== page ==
Christopher’s fascination with American penny scales began in 1971, at the age of 22. As he stood on a scale in the Union Depot, a downtown Columbus, Ohio landmark, he heard a voice say, "Buy all you can." Within months his lifelong passion had begun with his first acquisition of the very scale that spoke to him. Fifty years and counting, he is still adding to his unique collection.
His interest in patina and provenance garners respect from the museums who have exhibited pieces from his collection. They are: COSI, the Center of Science and Industry, Columbus, Ohio; Taft Museum, Cincinnati, Ohio; Columbus Museum of Art, Columbus, Ohio; Fernbank Museum of Natural History, Atlanta, Georgia; Museum of Science and Industry, Chicago, Illinois; Museum of Science and Industry, Los Angeles, California; the San Francisco Airport Commission Museum, San Francisco, California; Toledo Museum of Art, Toledo, Ohio; Southern Ohio Museum and Cultural Center, Portsmouth, Ohio; National Museum of American History, Smithsonian Institution, Washington, D.C.; Ohio State University Urban Arts Space, Columbus, Ohio and the National Inventors Hall of Fame Museum at the U.S. Patent and Trademark Office, Alexandria, Virginia. Click here to see a history of Chris's exhibitions.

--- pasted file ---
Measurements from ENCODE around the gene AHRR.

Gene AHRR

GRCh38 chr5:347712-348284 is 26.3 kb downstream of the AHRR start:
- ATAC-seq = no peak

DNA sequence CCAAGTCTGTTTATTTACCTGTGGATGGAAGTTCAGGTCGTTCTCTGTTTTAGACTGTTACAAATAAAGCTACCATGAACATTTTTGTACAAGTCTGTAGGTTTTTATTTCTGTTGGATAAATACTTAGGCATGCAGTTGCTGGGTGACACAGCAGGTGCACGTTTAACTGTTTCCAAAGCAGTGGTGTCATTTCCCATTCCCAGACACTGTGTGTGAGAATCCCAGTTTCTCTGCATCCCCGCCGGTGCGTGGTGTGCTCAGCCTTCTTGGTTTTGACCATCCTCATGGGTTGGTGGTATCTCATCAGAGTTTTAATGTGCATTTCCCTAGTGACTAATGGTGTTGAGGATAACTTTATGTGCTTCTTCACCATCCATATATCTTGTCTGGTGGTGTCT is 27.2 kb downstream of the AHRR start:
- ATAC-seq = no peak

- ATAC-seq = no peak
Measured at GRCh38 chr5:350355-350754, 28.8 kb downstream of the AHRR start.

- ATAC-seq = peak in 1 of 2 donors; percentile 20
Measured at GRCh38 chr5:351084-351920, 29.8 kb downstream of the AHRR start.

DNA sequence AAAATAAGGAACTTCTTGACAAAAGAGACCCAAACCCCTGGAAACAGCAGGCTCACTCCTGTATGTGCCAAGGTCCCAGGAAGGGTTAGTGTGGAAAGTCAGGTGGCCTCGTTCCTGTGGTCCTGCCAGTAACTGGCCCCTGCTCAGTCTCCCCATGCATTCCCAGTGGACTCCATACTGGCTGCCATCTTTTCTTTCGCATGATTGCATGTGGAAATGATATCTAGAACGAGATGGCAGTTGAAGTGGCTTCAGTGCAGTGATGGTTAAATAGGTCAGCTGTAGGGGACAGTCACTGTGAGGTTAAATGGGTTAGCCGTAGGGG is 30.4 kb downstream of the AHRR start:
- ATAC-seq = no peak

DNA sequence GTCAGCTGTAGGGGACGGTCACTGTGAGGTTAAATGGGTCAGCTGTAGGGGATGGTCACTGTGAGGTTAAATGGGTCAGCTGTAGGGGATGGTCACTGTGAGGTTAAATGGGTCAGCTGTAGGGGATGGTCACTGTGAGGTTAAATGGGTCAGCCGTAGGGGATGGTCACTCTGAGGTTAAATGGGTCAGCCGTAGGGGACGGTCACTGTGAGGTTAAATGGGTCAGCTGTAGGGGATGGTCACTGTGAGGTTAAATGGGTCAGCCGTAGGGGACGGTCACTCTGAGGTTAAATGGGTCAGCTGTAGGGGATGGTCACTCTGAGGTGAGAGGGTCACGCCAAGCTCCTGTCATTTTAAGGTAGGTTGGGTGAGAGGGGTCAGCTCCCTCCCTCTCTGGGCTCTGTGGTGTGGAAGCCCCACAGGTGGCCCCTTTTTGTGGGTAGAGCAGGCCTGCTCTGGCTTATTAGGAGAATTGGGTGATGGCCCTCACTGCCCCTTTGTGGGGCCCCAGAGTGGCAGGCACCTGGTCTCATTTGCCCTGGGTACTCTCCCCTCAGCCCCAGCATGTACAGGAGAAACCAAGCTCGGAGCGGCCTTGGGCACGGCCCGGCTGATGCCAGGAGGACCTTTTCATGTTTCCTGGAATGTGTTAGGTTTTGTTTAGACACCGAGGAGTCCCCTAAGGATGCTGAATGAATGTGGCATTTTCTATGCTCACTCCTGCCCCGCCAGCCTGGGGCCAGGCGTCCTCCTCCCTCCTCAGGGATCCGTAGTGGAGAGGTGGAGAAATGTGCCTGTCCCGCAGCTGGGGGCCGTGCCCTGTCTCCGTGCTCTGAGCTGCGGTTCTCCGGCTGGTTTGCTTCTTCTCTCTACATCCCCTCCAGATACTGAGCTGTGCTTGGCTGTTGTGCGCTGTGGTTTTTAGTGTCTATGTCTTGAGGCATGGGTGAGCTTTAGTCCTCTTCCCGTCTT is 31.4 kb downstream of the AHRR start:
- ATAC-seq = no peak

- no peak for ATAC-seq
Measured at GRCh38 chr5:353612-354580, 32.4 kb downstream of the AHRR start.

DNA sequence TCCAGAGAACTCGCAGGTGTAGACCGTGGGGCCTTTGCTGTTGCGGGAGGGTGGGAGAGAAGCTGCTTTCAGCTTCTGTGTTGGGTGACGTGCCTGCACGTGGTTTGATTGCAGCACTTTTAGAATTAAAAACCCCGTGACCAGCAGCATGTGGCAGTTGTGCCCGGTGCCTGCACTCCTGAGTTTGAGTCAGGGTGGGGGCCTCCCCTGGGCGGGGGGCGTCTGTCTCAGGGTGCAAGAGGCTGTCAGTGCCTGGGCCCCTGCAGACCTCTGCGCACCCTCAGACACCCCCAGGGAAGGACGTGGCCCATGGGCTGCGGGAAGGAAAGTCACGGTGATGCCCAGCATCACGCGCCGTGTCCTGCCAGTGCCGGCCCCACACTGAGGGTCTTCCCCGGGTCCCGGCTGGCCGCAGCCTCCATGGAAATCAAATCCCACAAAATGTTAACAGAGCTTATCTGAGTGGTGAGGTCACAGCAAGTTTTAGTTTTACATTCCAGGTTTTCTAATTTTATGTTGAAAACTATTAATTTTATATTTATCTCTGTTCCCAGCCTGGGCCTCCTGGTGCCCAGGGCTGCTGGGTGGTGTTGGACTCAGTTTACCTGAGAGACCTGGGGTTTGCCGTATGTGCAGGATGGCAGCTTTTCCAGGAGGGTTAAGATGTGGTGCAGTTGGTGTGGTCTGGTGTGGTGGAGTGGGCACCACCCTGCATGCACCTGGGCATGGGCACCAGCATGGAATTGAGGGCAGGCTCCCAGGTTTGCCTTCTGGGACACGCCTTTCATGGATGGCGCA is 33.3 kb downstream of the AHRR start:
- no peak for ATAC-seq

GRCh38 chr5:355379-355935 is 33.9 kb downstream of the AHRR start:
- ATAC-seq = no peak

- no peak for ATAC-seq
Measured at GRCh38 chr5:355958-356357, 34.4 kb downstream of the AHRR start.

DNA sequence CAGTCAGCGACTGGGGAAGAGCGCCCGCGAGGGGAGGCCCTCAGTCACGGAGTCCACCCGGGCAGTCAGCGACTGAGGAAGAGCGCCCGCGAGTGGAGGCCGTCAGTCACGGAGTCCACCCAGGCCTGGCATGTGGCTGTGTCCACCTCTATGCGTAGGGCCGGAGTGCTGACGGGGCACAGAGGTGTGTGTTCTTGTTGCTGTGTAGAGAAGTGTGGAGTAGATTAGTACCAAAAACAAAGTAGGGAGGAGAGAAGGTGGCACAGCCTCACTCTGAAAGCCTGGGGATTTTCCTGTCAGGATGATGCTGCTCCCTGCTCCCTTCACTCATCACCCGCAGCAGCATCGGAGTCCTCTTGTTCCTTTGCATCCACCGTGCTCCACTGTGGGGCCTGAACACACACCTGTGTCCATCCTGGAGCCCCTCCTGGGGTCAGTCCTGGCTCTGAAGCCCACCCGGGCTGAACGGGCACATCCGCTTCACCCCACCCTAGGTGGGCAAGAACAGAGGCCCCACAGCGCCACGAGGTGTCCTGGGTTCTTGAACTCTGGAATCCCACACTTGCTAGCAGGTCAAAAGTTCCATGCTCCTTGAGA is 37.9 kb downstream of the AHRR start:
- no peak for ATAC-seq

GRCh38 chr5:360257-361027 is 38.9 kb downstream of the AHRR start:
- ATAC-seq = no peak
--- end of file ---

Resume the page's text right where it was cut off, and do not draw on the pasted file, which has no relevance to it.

Educated at The Ohio State University as an artist, Steele has worked as a contract potter, performance artist, and visual artist. He works with wood, canvas, paper, paint, fiberglass, metal, clay, and found objects.
He was invited by Marcia Tucker of The New Museum in New York to participate in the exhibit Outside New York, State of Ohio. His work has been reviewed in The Village Voice, The Soho Weekly News, Dialogue Magazine, and The New Art Examiner. Art critics Rose Lee Goldberg, John Perrault, and Peter Frank have praised his work.
For over thirty years, Steele applied his artistic talents to architectural model building. His model portfolio includes work of the internationally acclaimed architectural firms of Arata Isozaki, Richard Trott, Jaque Robertson, Peter Eisenman and Heery International. His model work has appeared in Progressive Architecture and Architectural Record.
As a longstanding neighborhood volunteer, Steele was founder and president of the nonprofit award-winning architectural preservation group Citizens for a Better Skyline. The group designed and funded preservation and public arts projects, including the nationally recognized Mona Lisa mural painted by Brian Clemons, in Columbus, Ohio.
Awards include The Ohio Historical Preservation Office “Public Education and Awareness Award”, 1985; The Greater Columbus Convention & Visitors Bureau “City Beautiful Award”, 1987; The Institute of Business Designers “CID” Award, 1991 and The Columbus Landmarks Foundation Henry L. Hunker Urban Legacy Award, 2011.